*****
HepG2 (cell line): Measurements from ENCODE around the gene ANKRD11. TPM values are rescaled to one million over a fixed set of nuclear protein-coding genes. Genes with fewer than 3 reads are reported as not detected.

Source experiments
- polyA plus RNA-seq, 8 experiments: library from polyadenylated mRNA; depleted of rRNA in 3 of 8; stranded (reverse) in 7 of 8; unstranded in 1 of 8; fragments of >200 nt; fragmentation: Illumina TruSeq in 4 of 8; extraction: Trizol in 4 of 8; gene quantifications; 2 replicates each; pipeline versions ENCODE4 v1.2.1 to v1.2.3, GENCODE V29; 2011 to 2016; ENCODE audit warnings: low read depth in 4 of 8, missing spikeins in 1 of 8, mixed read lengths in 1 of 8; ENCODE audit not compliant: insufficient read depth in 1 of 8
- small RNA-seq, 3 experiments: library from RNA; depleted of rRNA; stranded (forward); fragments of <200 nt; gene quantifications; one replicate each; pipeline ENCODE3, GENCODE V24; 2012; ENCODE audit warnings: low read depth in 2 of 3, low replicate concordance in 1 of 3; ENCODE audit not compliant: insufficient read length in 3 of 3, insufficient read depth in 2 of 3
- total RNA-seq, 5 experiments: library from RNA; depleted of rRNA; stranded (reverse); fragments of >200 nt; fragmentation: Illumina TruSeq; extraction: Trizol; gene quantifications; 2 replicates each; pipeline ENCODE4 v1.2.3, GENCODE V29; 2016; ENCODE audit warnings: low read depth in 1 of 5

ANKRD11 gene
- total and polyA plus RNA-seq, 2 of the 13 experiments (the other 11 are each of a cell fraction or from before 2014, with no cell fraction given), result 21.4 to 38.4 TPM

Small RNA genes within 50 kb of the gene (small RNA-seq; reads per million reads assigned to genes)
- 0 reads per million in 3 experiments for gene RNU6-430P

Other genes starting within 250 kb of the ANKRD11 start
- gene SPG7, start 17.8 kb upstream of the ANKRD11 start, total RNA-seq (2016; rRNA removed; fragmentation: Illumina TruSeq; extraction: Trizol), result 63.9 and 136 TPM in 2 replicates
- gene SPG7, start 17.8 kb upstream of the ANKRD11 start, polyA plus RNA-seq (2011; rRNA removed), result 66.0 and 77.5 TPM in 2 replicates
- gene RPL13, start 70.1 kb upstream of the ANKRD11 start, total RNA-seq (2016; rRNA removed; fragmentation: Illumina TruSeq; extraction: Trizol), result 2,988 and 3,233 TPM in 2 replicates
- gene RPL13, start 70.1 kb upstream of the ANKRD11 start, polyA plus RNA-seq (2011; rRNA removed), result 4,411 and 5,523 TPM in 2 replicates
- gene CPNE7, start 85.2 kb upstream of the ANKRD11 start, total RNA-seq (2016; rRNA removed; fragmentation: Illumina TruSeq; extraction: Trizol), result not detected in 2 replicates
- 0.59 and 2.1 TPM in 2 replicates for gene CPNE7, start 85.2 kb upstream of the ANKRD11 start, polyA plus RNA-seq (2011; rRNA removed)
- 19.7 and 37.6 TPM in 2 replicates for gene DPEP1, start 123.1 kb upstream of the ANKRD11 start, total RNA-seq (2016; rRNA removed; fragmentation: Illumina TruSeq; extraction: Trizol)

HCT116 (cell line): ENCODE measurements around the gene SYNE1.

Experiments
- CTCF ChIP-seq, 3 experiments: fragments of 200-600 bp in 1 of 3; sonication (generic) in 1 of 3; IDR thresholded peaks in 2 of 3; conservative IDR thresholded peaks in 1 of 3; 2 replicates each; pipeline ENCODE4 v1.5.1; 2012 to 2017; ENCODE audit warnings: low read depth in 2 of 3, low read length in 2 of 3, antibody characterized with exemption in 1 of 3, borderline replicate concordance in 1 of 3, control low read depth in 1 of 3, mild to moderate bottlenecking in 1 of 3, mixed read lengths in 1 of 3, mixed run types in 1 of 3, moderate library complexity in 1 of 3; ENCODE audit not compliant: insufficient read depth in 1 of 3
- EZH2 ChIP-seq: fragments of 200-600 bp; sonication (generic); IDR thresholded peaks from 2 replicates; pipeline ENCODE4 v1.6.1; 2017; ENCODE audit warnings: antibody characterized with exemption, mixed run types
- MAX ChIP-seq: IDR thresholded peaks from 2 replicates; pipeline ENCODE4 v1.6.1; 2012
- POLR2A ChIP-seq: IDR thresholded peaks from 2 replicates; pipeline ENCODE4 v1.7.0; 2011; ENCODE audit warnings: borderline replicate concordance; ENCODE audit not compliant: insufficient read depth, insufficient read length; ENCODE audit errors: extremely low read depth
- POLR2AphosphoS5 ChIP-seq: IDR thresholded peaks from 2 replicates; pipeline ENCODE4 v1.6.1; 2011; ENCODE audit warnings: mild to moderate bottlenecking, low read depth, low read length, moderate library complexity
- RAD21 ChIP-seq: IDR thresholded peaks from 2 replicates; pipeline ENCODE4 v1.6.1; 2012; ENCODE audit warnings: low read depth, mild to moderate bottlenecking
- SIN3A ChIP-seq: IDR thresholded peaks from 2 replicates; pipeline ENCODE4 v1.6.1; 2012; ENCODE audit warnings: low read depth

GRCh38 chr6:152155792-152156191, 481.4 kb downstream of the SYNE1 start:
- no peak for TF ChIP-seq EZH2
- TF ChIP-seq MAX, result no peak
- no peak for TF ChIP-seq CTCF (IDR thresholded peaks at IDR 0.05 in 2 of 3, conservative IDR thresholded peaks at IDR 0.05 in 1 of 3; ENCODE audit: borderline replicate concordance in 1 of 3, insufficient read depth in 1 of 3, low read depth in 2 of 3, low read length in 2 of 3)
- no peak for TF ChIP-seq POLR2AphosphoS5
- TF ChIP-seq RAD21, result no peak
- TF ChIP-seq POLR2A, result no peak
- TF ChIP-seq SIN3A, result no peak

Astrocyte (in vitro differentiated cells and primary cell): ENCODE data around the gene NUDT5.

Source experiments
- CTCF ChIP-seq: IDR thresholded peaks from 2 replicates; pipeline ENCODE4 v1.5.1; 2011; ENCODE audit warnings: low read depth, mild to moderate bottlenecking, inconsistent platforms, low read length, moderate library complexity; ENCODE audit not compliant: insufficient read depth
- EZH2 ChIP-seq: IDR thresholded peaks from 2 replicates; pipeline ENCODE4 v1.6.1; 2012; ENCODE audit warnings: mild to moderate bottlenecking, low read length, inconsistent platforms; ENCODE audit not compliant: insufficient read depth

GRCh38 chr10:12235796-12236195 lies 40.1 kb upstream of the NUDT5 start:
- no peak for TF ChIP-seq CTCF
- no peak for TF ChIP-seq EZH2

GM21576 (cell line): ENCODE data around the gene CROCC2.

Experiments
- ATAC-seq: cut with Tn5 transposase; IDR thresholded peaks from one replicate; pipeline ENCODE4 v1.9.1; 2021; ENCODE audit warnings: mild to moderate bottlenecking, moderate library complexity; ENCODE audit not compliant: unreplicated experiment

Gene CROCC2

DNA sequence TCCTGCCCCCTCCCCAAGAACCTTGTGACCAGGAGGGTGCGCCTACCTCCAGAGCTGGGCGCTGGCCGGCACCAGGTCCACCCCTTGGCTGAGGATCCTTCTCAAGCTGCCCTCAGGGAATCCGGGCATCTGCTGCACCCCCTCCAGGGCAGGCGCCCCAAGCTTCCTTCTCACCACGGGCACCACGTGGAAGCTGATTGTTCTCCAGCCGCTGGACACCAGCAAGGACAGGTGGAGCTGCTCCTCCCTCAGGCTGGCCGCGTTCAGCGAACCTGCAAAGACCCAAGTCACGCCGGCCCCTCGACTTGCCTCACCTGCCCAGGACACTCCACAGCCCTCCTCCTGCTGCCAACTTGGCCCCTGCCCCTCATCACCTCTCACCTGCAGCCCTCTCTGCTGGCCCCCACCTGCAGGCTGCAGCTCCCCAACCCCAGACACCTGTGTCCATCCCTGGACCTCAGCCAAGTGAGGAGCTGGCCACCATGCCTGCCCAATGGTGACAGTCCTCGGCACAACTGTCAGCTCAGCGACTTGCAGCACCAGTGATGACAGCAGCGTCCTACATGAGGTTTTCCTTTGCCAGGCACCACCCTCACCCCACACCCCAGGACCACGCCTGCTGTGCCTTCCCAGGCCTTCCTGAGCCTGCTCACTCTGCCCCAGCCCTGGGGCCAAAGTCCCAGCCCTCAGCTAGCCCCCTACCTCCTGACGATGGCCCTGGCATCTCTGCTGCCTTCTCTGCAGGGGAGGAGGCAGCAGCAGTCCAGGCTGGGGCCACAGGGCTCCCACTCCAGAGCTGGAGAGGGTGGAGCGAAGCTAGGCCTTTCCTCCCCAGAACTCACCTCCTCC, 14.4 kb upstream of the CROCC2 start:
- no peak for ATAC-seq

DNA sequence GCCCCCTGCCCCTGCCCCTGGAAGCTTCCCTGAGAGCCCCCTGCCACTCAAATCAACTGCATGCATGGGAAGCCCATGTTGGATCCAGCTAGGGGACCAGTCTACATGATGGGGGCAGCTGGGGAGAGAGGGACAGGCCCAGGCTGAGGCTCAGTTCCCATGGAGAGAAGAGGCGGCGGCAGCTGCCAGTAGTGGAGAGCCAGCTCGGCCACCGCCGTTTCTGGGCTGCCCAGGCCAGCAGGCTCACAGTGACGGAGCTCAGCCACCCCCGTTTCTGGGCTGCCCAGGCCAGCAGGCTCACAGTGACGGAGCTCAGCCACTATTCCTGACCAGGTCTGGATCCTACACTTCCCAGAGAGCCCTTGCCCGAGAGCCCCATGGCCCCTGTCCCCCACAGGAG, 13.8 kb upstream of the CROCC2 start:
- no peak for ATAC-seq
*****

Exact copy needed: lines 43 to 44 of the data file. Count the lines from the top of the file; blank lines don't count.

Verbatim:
Experiments
- ATAC-seq: cut with Tn5 transposase; IDR thresholded peaks from one replicate; pipeline ENCODE4 v1.9.1; 2021; ENCODE audit warnings: mild to moderate bottlenecking, moderate library complexity; ENCODE audit not compliant: unreplicated experiment